New NASA-Funded Study At University Of Pittsburgh To Simulate Space Mission Sleep Schedules
PITTSBURGH, February 22, 2001 — A new NASA-funded research study at the University of Pittsburgh School of Medicine will help the space agency determine the safest method for rearranging astronauts’ sleep schedules to meet time-critical mission demands.
“In space, night and day, as we know them, cease to exist,” said Timothy H. Monk, professor of psychiatry, University of Pittsburgh School of Medicine. “In an orbiting spacecraft the sun rises and sets every 90 minutes, while the body clock is still running on a 24-hour cycle. It can wreak havoc on alertness and performance.”
According to Dr. Monk, certain missions require astronauts to shift their sleep schedules several hours in order to be awake and alert for, say, a rendezvous with a satellite. If they made the time shift all at once, they would get crippling jet lag and might not be alert enough to carry out the mission safely. Imagine moving instantly from Sydney, Australia to Pittsburgh and then being expected to work an 8-hour day.
In order to avoid these problems as much as possible, NASA developed “Appendix K,” a set of rules that governs how and when astronauts can safely rearrange their sleep schedules.
For example, suppose repairs had to be made to a satellite which could only be reached by the space shuttle crew at 3 a.m. Performance would need to be optimal, so how could the crew best change their routine to be both awake and alert for the 3 a.m. rendezvous?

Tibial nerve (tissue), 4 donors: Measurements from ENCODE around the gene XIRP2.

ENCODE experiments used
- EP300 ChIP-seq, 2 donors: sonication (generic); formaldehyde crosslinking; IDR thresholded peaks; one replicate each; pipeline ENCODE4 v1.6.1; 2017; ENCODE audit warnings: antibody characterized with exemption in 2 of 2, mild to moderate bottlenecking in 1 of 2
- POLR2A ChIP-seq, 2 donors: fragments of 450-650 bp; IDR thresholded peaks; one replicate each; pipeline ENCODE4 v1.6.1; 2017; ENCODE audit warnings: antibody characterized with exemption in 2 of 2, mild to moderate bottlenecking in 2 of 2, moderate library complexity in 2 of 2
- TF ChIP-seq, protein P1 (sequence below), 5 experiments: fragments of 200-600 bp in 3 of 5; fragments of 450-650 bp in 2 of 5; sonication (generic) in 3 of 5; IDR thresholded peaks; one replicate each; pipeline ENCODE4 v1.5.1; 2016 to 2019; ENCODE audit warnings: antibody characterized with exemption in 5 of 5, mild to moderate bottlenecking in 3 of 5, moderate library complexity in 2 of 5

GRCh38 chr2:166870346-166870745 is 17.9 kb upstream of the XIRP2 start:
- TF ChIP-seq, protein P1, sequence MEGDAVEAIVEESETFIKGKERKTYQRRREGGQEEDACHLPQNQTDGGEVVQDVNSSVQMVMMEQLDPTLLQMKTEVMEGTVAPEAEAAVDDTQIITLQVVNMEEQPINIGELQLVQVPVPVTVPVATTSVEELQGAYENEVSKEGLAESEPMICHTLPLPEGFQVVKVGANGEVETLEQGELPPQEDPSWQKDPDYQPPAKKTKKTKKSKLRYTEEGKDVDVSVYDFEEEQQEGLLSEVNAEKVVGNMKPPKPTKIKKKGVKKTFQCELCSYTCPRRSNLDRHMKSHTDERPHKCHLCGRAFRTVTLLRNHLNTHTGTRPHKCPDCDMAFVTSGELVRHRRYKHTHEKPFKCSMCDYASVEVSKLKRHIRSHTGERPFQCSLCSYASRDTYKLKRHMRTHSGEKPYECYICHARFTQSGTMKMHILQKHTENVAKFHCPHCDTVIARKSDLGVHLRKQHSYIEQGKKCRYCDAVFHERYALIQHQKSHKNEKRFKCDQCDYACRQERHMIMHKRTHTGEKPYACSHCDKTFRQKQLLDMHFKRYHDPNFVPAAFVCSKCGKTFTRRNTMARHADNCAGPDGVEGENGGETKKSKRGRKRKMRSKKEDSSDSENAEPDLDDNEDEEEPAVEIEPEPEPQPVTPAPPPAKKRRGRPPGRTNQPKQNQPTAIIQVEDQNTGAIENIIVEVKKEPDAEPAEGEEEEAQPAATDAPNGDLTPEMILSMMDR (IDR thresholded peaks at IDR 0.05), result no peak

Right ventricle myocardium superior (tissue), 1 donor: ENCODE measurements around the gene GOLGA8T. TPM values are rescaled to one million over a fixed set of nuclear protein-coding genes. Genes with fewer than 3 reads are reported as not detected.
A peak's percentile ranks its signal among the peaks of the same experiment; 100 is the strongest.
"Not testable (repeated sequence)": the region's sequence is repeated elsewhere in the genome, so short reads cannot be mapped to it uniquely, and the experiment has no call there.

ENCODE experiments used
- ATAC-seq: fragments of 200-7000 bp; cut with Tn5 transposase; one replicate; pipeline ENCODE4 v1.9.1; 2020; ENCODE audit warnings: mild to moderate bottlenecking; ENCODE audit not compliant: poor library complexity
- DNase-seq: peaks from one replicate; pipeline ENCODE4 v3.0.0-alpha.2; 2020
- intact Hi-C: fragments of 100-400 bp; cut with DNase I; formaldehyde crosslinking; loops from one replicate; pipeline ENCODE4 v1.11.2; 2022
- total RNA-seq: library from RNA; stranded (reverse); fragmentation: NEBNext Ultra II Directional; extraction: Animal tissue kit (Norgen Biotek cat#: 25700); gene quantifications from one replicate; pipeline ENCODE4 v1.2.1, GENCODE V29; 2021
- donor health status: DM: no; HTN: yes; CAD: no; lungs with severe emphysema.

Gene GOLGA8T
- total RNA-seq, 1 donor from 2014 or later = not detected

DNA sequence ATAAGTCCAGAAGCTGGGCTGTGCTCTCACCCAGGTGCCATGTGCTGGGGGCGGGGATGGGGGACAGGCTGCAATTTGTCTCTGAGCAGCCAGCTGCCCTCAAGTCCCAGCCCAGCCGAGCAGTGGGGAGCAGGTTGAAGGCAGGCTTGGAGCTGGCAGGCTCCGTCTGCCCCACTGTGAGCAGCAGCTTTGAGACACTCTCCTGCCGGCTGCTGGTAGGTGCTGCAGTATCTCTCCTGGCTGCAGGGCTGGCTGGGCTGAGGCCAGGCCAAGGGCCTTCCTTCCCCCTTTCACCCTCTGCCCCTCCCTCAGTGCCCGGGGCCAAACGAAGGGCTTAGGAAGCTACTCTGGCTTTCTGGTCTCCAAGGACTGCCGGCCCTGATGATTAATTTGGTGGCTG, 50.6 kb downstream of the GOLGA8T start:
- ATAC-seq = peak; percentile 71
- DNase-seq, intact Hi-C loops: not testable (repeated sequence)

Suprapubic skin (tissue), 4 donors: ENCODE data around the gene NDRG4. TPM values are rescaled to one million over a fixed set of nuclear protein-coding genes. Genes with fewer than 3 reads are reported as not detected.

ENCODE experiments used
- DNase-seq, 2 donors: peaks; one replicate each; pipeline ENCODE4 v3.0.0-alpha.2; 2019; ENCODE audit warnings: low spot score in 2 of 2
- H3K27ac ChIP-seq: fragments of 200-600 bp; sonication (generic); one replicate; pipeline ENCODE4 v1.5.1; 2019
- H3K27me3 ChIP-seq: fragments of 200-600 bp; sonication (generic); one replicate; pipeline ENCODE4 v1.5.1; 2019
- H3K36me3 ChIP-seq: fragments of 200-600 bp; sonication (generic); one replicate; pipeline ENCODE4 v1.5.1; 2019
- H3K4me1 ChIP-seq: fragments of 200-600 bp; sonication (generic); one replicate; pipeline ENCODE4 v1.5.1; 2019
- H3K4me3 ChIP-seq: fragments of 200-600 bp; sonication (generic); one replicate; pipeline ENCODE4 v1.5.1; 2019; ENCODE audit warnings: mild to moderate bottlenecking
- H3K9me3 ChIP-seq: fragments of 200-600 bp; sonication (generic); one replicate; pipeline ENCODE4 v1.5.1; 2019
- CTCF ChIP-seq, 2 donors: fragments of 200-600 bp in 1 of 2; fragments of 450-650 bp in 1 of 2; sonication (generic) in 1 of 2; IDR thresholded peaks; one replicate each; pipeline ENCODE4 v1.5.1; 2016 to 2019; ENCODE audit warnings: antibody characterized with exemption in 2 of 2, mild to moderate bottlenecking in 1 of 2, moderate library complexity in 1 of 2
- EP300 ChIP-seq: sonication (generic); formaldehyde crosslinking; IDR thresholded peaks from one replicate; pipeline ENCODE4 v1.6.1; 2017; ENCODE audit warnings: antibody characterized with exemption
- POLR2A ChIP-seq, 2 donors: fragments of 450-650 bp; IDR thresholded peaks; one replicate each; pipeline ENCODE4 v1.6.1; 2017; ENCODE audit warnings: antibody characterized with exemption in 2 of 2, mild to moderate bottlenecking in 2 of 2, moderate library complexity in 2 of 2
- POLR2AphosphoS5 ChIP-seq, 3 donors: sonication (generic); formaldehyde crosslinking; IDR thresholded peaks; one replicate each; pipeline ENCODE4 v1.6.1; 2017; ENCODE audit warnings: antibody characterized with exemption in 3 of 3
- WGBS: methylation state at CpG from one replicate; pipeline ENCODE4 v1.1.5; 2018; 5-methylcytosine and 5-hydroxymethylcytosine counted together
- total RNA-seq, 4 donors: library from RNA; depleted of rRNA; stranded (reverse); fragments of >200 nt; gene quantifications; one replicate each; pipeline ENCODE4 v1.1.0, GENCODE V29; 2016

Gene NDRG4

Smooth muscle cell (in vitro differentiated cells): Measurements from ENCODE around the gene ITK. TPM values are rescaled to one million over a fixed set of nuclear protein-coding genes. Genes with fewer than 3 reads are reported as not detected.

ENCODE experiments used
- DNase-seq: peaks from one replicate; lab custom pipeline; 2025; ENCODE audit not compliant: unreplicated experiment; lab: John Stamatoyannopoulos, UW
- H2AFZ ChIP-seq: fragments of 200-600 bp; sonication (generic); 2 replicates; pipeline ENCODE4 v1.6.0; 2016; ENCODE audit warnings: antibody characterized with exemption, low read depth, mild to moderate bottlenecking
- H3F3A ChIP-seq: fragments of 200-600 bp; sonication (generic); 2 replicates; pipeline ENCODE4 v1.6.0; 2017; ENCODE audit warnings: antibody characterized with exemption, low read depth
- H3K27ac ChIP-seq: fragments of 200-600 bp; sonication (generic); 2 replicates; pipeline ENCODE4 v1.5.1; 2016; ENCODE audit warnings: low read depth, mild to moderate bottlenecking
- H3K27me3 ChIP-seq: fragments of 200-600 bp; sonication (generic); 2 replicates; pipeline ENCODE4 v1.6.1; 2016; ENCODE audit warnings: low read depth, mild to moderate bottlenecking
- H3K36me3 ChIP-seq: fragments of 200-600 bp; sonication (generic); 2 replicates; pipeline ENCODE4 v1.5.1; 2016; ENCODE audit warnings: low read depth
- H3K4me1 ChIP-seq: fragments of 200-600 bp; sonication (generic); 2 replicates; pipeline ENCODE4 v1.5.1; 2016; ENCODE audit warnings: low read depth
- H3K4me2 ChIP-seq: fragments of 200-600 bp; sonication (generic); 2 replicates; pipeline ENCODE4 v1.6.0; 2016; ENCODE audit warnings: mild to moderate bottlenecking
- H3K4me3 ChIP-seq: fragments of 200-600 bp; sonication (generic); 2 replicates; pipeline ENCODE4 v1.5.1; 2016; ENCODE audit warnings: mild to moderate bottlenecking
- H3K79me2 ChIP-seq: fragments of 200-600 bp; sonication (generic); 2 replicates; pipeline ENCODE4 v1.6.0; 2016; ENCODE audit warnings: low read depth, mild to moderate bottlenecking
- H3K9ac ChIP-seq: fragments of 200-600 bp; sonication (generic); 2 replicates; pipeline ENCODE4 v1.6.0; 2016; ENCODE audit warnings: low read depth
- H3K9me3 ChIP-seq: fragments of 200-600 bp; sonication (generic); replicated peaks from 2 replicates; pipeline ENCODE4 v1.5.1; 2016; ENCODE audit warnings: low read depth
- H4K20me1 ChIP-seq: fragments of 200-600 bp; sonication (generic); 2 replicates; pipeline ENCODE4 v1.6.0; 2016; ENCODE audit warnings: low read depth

The solution, according to Appendix K, is to shift the sleep pattern gradually over several days, either by having the astronaut wake up later each day or earlier each day. The gradual shift allows the body clock to adjust more safely. The Pitt study will help NASA determine which direction of sleep shift works best.
In the research study, volunteers will spend 16 days in the Biological Rhythms Laboratory (BRL) located in Western Psychiatric Institute and Clinic in the Oakland section of Pittsburgh. The BRL is able to closely approximate the unusual time conditions that exist in space. It is a completely enclosed living space, similar to an apartment, in which there are no clues as to the true time of day – even light coming in through the “windows” is artificial and is controlled by technicians. During their stay in the BRL, study participants will be given performance tests so researchers can keep track of their alertness and ability to perform the types of tasks real astronauts need to do and will have their sleep and circadian rhythms measured.
Study volunteers, who must be between the ages of 30 and 59, will live in the BRC in groups of two to four individuals for 16 days. Their sleep, body temperature and alertness will be measured. During free time, participants will be able to work on their own projects, read a book or play board games or cards with each other. All participants who complete the study will be paid $900.
This study is no longer recruiting volunteers.